A growing number of researchers contributed to sessions devoted to the study of the brain at this year's International Meeting for Autism Research (IMFAR).
Autism Speaks Autism Tissue Program (ATP) makes post-mortem brain tissue available to as many qualified scientists as possible to advance autism research. Using brain tissue, scientists can go far beyond the constraints of other technologies and study autism on both a cellular and molecular level. This year, conference themes of neurodevelopment, genetics and environment were reiterated in the sessions on brain tissue research.
A critical question in autism neuroscience is what is happening in brain cells during the time of rapid brain expansion from birth to later childhood and into adulthood where brain size tends to normalize. Looking strictly at neurons and their cell size relative to controls in subcortical structures, using the Autism Celloidin Library the lab of Jerzy Wegiel, Ph.D. (New York State Institute for Basic Research) and his team reported a period in early childhood (4-8 years) with markedly small neurons in many of the brain structures examined. These areas correspond to developing circuits involving behaviors such as fear, anxiety, repetition, reward and overall brain organization. No delay in neuronal cell growth was observed in the cornu Ammonis sectors 1-4, lateral geniculate body, inferior olive and nucleus of facial nerve in any age group. The current thinking is that the acceleration of brain growth from birth results in the production of immature and smaller than normal neurons that are still evident in critical subcortical areas of the young autistic brain and contributes to dysfunction in emerging circuits of brain activity.
Switching to investigations in the higher brain centers in the cortex and surveying the area of most rapid early brain growth, John Morgan, (UCSD), showed results of his work on brain tissue in his presentation on microglial cell density. Microglia are brain cells that have sparked an interest in autism due to their association with pro-inflammatory functions in the brain. Specific markers can be used to search out both activated and resting microglia, allowing measurements of cell size and relationship to other brain cells. Using a marker known as Iba-1, the researchers observed significant increases in microglial density and volume in autism in both gray and white matter. In three donors with autism under 6 years of age, the increased microglial density and volume was similar to the average older subjects suggesting that the phenomenon is present very early in autism. Moreover, as important control experiments, the researchers checked that the effects they see appear to be independent of seizure and postmortem interval, to factors which have made it difficult to interpret previous research with postmortem tissue. At this stage of study, it is not possible to distinguish whether the presence of activated microglia are a cause or reaction to the processes that drive autism.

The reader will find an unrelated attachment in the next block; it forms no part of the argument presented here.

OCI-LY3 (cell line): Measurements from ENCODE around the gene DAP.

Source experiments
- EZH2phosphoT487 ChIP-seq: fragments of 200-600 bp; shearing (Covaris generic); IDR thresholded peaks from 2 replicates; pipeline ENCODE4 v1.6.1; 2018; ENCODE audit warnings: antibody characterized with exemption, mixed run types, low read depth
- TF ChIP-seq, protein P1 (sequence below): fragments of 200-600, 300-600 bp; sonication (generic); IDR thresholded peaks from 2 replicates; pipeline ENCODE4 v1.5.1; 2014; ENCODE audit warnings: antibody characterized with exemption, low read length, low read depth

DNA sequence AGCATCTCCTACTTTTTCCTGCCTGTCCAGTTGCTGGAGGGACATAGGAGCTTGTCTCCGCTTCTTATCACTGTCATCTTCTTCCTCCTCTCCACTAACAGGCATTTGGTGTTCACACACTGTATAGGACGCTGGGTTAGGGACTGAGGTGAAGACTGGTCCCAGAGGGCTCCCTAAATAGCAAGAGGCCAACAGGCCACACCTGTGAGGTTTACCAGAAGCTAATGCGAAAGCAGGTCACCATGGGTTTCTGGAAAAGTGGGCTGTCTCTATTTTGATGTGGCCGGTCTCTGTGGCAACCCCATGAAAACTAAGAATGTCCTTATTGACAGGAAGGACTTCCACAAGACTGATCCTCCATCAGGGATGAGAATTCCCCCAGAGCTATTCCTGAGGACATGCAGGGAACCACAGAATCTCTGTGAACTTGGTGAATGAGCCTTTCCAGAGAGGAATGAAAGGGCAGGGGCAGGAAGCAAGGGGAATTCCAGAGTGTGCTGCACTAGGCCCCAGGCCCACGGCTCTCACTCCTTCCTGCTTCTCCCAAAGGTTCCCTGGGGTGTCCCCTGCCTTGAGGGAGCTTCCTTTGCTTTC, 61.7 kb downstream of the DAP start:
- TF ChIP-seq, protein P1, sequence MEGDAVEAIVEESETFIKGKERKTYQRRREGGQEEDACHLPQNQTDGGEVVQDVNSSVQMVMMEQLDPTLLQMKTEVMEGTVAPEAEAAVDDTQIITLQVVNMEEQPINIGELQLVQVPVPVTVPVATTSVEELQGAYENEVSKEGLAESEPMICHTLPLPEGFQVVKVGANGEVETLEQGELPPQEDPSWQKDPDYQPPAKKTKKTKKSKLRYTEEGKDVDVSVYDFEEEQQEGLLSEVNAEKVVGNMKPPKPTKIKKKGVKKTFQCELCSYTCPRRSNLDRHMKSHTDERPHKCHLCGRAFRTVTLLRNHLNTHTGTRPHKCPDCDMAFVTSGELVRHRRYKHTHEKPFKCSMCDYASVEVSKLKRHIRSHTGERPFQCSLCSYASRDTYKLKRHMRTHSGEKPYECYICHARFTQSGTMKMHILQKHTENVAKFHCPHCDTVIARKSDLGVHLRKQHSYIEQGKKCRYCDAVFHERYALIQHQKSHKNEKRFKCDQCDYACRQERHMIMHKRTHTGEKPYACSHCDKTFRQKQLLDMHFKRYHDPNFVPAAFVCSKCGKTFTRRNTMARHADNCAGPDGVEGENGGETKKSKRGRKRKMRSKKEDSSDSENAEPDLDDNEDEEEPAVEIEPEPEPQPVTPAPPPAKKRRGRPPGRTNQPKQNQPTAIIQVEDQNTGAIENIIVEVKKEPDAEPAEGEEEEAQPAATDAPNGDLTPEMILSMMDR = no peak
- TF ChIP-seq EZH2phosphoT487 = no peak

Another approach to the question of brain changes representing inflammatory processes was discussed by Arun K. Azhagiri, Ph.D. (Johns Hopkins Univ.). His study investigated toll-like receptors (TLRs) in four brain regions of autistic and unaffected brain donors. TLRs are associated with the initiation and regulation of the innate immune response to pathogens like bacteria or viruses. At least 10 TLRs have been demonstrated in humans and some are expressed in neurons, astrocytes, and microglia in the central nervous system. Immunocytochemical studies demonstrated that TLR-2 and TLR-3 was localized in astrocytes and microglia cells and TLR-4 was observed mostly in microglial cells. The major place TLR signaling gene expression changes occurred was in the anterior cingulated gyrus, ACG, a brain site of interest linked to social/behavioral changes in autism. It is thought that the gene expression changes in the ACG reflect the status of neuroimmune activation in selected regions of the cerebral cortex and concurs with observations of increased innate neuroimmune and neuroglia responses in autism. In addition, two down-regulated genes in the MFG (SARM1 and UBE2N) were also associated with regulation of the number of neurons. Further work on these and other genes governing cell growth and development, in more brains and in more regions, will be necessary to pin down the role of gene pathways mediating disease response in the brain of young autistic children.